Progress on National Forest Monitoring Systems for REDD+: A Win-win for Forests and Climate Action
Photo by Luis Del Río Camacho
story highlights

Thirty-four countries have submitted 38 Forest Reference Emission Levels/Forest Reference Levels to the UNFCCC for technical assessment representing 1.4 billion hectares of forest, 36% of global forest area, and 66% of global forest loss, as per figures reported in the FAO 2015 Global Forest Resources Assessment.

In addition to this, Brazil, Colombia, Ecuador, and Malaysia have reported REDD+ results to the UNFCCC through five REDD+ results submissions, totaling more than 6 billion tonnes of CO2e in emission reductions, mostly from reduced deforestation in Amazon countries (Brazil, Colombia, and Ecuador).

The progress in REDD+ MRV and the associated National Forest Monitoring Systems suggest a transformation in national forest monitoring capacity, which is enabling forest data collection, analysis, and generation of national maps and statistics like never before.

Improvements in the accuracy and transparency of NFMS can be achieved by maintaining support, enhancing existing capacities, and encouraging countries to improve their data and methods.

Harnessing the potential for climate action (SDG 13) offered by forests through protection, restoration, and sustainable management (SDG 15) has been constrained by the challenge of measuring and reporting emission reductions or enhancements accurately. In 2013, the Warsaw Framework on REDD+ under the UNFCCC completed REDD+ decisions related to requirements for measurement, reporting and verification (MRV) of emission reductions or enhancements from forests. How far have countries progressed in the five years since 2013? Where are the remaining gaps and how can we maintain and enhance progress? National Forest Monitoring Systems (NFMS) that generate accurate and transparent forest information for national decision making and international MRV reporting for REDD+ can create a win-win for forests and climate action.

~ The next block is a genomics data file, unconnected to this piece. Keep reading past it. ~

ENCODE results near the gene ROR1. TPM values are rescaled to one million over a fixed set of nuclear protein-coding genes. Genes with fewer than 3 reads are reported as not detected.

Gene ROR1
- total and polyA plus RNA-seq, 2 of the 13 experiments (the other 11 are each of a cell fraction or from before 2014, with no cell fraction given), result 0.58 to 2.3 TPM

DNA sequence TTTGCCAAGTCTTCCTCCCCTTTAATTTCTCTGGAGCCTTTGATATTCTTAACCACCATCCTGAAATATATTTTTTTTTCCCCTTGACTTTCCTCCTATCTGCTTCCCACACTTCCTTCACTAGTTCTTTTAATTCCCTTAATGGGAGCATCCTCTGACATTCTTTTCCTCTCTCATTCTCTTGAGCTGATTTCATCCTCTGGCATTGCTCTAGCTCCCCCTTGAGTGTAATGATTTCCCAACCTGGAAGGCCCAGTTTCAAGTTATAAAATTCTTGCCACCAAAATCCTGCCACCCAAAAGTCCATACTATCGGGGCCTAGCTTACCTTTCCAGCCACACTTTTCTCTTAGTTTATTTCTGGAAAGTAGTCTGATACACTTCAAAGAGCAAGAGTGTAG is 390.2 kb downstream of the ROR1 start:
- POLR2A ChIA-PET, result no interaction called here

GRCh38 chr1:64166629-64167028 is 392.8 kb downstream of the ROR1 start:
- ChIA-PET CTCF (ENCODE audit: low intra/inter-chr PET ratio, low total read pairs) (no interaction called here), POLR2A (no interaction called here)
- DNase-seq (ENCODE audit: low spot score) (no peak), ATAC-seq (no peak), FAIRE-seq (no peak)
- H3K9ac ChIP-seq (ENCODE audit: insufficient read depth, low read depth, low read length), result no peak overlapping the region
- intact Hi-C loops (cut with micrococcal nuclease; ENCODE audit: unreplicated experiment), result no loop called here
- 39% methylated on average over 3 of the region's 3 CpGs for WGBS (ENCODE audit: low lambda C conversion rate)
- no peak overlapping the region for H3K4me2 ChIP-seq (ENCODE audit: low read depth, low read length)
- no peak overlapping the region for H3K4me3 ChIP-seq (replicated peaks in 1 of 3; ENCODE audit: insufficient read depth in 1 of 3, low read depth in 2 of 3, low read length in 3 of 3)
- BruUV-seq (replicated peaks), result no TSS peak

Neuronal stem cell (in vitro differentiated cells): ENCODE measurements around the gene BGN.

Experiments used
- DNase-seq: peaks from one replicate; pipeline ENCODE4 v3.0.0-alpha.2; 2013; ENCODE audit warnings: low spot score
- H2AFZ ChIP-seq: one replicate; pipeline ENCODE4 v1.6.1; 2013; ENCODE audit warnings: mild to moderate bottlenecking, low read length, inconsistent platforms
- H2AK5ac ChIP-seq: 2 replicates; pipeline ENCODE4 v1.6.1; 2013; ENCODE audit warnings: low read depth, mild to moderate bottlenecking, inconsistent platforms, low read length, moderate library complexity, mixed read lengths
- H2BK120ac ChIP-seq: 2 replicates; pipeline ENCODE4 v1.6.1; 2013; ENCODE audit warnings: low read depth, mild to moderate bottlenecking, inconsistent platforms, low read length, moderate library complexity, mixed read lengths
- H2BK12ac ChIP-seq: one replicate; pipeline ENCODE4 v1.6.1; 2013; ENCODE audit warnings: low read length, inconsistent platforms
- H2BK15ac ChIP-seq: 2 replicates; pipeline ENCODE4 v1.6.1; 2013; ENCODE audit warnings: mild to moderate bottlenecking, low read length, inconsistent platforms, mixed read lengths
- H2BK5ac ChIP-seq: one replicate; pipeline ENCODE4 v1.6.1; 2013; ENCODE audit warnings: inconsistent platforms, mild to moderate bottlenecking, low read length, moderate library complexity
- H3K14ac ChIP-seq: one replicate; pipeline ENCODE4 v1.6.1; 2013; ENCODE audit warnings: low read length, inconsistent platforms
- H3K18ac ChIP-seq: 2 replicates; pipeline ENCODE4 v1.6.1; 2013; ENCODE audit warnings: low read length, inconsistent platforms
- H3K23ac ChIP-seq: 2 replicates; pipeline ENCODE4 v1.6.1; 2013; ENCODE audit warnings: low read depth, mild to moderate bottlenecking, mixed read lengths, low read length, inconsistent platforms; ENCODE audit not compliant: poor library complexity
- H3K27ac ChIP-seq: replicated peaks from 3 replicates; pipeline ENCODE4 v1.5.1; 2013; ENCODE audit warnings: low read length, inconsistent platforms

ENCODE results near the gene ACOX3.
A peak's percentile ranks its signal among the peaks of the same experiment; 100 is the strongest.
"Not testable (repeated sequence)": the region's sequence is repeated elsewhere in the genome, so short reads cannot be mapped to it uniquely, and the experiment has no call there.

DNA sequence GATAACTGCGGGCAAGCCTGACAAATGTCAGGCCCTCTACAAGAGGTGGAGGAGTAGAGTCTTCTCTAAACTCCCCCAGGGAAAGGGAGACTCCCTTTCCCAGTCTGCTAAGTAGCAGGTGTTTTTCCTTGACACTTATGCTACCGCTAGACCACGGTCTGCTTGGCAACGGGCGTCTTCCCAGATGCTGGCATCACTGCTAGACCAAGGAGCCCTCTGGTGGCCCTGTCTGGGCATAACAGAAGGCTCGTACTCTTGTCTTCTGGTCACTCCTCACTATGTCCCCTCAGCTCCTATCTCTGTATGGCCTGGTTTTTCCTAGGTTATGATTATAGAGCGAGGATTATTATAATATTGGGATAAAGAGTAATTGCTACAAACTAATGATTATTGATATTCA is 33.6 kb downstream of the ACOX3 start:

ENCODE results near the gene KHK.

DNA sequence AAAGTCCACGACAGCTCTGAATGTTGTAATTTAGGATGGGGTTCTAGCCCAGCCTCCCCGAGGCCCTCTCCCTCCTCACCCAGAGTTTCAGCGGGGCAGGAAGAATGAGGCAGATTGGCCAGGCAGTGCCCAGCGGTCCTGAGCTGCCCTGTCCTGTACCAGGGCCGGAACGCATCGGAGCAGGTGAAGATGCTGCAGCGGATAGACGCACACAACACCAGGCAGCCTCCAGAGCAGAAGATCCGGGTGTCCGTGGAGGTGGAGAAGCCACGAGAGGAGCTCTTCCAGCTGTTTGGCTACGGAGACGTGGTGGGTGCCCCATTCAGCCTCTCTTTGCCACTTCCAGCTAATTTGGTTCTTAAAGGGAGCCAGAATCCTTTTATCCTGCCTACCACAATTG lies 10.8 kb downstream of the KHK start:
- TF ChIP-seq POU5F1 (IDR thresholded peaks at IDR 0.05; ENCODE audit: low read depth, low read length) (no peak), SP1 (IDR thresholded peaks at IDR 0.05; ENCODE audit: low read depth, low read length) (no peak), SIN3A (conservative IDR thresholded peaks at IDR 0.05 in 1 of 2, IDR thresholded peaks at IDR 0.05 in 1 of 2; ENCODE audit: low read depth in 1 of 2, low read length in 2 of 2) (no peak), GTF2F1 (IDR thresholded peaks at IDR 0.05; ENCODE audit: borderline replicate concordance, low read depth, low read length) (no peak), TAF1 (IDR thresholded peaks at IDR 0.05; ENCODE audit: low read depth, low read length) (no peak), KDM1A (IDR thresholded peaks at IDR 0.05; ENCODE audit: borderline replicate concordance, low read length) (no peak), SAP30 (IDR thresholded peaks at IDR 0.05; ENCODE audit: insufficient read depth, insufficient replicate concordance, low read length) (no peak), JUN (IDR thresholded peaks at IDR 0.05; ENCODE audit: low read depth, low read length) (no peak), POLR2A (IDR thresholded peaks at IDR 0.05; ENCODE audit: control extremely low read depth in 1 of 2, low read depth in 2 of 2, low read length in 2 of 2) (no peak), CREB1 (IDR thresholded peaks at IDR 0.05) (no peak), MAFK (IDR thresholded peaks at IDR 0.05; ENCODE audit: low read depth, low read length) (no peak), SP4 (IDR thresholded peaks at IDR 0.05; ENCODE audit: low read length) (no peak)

Progress

A recent Food and Agriculture Organization of the UN (FAO) publication titled, ‘From Reference Levels to Results Reporting: REDD+ under the UNFCCC: 2018 Update,’ provides an indication of significant progress in countries’ ability to measure and report emission reductions or enhancements. Thirty-four countries have submitted 38 Forest Reference Emission Levels/Forest Reference Levels (FREL/FRLs) to the UNFCCC for technical assessment representing 1.4 billion hectares of forest, 36% of global forest area, and 66% of global forest loss, as per figures reported in the FAO 2015 Global Forest Resources Assessment. FREL/FRLs are forest emission benchmarks against which emission reductions or enhancements can be measured, and the first step in the process of reporting REDD+ forest climate actions to the UNFCCC. In addition to this, Brazil, Colombia, Ecuador, and Malaysia have reported REDD+ results to the UNFCCC through five REDD+ results submissions, totaling more than 6 billion tonnes of carbon dioxide equivalent (CO2e) in emission reductions, mostly from reduced deforestation in Amazon countries (Brazil, Colombia, and Ecuador). Both FREL/FRL and REDD+ results undergo Technical Assessment and Technical Analysis respectively under the REDD+ MRV modalities of the UNFCCC. FAO is proud to have supported 70% of REDD+ MRV submissions to the UNFCCC through different programmes and projects such as UN-REDD. This is a significant climate mitigation action from reduced deforestation and in emission volume exceeds the annual greenhouse gas (GHG) emissions from the US.

The forest data and information fueling this momentum on REDD+ reporting is coming from NFMS. For over 50 years FAO has been supporting member countries on national forest monitoring with the overriding motivation that better information leads to better decisions, which leads to better actions in the forest sector and beyond. The Voluntary Guidelines for National Forest Monitoring and a new publication titled, ‘Strengthening National Forest Monitoring Systems for REDD+,’ provide guidance and examples on how countries can build multi-purpose NFMS that generate forest information to support both national decision-making processes and international reporting for REDD+.